Emil Otto Hoppé (1878–1972) is my kind of photographer. He was incredibly prolific, producing a huge body of work which spans many people, places and subjects (not likely to be pigeon-holed then).
He was not only a portrait photographer, as he was also known as a topographic and travel photographer. I am particularly interested in his travel photography, mainly because the images he took throughout his life document different kinds of places (from Indonesia to Australia) and show them in a different light.
What drove Emil Otto Hoppé to take photographs abroad?
Unfortunately, the records held at The National Archives aren’t necessarily going to provide in-depth or exact answers to that question. Even if you may not find all the answers to the questions asked in the course of your research, it shouldn’t stop you from asking (and looking) anyway. That’s the mystery of archives. Records don’t always tell you all the answers. They can be mysterious and enigmatic, and can often raise more questions.
It doesn’t mean you aren’t going to find any records though. The records I found relating to Emil Otto Hoppé by searching The National Archives’ catalogue capture his movements to various places.
Moving to London
Hoppé first came to Britain to train as a financier in 1902, but later turned his hobby of photography into a career with great success. German by birth, the naturalisation case paper file in HO 144/1169/214766 reveals that he was born in Munich. It also provides personal details like his parents’ names and the signature of the applicant.
Some naturalisation case paper files may contain police reports which summarise the general character of the applicant and other details such as where they lived. Hoppé’s case paper file provides a brief summary of his places of residence, and therefore help us track some of his movements within London.
By the time he was naturalised in 1911, he already established himself as a commercial photographer based in Baker Street, London. The summary to the report held in the case paper file is ‘favourable. Applicant is a well-known photographer’.
Original correspondence in Colonial Office records
We hold some documentation within the Colonial Office records which reveal some sketchy details regarding his expeditions abroad.
It’s the first time I’ve come across original correspondence within the Colonial Office files of a known photographer working abroad. The visits and expeditions file for Africa in CO 847/9/4 provides a summary of outgoing and incoming correspondence between Hoppé and the Secretary of the State for the colonies.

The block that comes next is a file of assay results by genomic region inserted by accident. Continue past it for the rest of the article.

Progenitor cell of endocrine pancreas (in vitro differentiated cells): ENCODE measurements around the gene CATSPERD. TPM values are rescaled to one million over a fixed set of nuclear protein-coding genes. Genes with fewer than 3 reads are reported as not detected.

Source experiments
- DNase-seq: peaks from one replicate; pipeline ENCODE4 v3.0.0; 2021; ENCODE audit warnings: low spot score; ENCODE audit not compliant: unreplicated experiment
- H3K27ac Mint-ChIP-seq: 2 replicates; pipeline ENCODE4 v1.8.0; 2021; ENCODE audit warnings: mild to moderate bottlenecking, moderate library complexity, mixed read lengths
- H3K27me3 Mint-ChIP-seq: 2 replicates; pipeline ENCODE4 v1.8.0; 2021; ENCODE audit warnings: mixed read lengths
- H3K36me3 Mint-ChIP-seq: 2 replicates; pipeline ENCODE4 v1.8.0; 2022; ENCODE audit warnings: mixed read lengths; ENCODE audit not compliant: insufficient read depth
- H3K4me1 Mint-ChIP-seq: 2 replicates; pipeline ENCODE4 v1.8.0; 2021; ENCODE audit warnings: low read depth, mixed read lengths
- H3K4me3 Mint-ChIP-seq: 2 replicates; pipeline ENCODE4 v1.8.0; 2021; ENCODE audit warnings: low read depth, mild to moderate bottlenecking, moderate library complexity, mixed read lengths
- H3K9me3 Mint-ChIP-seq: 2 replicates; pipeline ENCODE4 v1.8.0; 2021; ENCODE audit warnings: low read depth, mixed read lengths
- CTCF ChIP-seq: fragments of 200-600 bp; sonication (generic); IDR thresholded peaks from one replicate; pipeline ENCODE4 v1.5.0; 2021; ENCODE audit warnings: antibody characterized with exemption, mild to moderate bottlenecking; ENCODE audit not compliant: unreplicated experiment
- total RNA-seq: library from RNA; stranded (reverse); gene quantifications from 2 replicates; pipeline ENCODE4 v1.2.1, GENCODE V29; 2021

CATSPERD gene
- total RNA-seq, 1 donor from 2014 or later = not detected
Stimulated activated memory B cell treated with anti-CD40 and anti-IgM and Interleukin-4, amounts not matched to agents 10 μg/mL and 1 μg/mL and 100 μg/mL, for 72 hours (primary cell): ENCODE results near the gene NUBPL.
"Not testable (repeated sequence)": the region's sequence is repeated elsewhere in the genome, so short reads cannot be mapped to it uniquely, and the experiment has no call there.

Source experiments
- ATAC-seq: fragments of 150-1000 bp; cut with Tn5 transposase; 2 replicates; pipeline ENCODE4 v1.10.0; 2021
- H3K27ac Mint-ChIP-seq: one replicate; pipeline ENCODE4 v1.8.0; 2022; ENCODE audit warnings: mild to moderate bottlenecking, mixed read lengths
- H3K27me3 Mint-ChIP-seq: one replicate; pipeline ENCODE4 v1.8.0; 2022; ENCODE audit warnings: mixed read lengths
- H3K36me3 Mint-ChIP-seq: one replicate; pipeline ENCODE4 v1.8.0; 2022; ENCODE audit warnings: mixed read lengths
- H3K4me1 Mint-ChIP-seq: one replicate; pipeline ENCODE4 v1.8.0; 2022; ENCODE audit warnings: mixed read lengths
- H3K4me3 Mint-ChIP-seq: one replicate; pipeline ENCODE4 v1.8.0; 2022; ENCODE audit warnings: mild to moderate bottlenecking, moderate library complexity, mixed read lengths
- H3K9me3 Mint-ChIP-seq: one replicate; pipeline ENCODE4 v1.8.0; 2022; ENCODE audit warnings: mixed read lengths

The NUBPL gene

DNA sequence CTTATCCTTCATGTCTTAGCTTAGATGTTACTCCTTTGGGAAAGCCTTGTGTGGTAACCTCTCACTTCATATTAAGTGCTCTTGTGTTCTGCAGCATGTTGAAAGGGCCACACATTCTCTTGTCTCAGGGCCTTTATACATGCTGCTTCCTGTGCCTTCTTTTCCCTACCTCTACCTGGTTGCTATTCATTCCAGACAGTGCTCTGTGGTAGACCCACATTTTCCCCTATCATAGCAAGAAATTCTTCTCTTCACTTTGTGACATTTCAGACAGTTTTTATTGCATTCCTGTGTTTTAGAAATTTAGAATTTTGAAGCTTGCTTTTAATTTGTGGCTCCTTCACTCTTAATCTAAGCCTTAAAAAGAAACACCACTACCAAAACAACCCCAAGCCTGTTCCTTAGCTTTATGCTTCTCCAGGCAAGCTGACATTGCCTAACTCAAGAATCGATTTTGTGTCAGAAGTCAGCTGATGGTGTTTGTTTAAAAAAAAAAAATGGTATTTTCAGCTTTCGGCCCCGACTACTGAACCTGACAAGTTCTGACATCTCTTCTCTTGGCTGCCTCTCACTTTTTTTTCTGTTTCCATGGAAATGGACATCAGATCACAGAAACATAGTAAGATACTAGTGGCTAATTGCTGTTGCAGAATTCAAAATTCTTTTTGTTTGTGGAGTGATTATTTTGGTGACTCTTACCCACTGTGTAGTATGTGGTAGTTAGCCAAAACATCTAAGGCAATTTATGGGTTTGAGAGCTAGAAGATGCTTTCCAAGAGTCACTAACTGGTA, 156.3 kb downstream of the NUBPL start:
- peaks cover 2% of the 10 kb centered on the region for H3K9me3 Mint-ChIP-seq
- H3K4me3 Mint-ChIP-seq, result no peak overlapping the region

Not all the correspondence has been kept (within the summaries are stamps stating ‘destroyed under statute’) but the summary provides hints as to the content of the correspondence. The entries allude to queries regarding custom privileges and facilities to aid his photographic expeditions in West and East Africa.
Two letters written by Hoppé are also kept within the file. The letters contain a number of enquiries related to the trips to certain parts of Africa as part of research for a ‘series of articles which will appear in the British Press’. So although the file doesn’t go into detail about what drove him to take photographs in Africa, it indicates that one motivation is for work purposes.
British Empire Collection of Photographs (INF 10)
Evidence of his work abroad is also captured in the records. There are a small number of documentary photographs taken by Hoppé in the collection known asthe‘British Empire Collection’ within INF 10.
They are a far cry from the photographs displayed in the exhibition Hoppé Portraits at the National Portrait Gallery in 2011, which featured portraits of well known figures such as George Bernard Shaw, Ezra Pound and intimate portraits of ordinary people.
The photographs in INF 10 depict people, places and subjects in the Cayman Islands within a given theme. The collection of photographs in each file contains a number of photographs, often by unnamed photographers, but some are stamped with the photographer’s name (for copyright reasons). This is quite common throughout this type of file within INF (and where named, is usually searchable by name within our catalogue).
According to our photograph specialist Steve Cable, press or agency photographers were often employed to take photographs abroad on behalf of the Central Office of Information. This could explain why the photographs were taken in a particular way, which deviates from the style of the known images often associated with Hoppé.
It is not clear why the photographs were originally taken and what purpose they served, i.e. whether or not they were originally intended for publication or whether they were taken to form part of a picture reference library for official use. But, as I said, with archives the pursuit of the answer often raises more questions.
Finding out more…
If this post has inspired you to carry out similar research, more information on case papers is in the guide on Naturalisation and British citizenship. For information on how to search for Colonial Office records, read our guide on Colonies and dependencies: further research or Administering the Empire 1801-1968: a guide to the records of the Colonial Office in the National Archives of the UK by Mandy Banton (Institute of Historical Research 2008).
Finally, if you are researching photographs, you may find our guide on photographs useful.